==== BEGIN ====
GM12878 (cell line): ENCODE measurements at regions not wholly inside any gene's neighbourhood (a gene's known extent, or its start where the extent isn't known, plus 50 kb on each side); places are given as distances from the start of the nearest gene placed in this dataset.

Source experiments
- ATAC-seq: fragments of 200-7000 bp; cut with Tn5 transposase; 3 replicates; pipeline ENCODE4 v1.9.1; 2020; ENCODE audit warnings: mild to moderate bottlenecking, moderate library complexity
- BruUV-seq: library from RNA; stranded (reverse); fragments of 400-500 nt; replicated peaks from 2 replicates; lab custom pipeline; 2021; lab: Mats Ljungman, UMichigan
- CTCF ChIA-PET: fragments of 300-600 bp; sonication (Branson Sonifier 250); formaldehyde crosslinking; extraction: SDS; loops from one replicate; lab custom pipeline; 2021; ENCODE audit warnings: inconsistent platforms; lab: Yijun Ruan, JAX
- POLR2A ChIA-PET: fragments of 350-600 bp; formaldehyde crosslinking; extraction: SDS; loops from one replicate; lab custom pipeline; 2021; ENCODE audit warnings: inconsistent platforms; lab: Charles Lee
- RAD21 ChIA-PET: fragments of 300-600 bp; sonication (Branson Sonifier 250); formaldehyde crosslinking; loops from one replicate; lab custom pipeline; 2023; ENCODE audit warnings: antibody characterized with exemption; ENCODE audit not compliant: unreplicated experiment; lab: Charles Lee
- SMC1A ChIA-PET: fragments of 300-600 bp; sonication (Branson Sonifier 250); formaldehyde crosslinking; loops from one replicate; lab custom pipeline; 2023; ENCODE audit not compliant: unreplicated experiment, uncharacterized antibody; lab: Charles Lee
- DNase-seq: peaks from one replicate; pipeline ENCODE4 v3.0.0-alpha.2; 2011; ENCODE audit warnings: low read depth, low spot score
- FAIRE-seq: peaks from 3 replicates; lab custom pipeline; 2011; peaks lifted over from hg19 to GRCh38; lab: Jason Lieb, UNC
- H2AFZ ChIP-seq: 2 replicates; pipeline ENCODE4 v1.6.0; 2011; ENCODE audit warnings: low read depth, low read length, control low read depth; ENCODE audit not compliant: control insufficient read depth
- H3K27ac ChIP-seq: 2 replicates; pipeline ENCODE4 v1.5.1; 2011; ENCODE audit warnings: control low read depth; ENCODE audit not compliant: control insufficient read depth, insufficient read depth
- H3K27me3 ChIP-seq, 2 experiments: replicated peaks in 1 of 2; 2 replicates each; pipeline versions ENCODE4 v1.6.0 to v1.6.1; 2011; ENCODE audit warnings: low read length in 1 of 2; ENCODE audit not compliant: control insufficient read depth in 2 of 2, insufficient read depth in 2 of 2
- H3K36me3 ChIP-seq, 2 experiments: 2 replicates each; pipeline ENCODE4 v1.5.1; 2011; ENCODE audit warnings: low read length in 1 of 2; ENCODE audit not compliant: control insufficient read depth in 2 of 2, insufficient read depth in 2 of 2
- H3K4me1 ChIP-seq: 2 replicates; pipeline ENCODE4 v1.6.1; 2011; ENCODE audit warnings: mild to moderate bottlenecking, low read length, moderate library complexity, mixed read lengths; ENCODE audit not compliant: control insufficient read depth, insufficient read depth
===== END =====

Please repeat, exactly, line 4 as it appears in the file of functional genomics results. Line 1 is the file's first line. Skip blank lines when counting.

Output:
- BruUV-seq: library from RNA; stranded (reverse); fragments of 400-500 nt; replicated peaks from 2 replicates; lab custom pipeline; 2021; lab: Mats Ljungman, UMichigan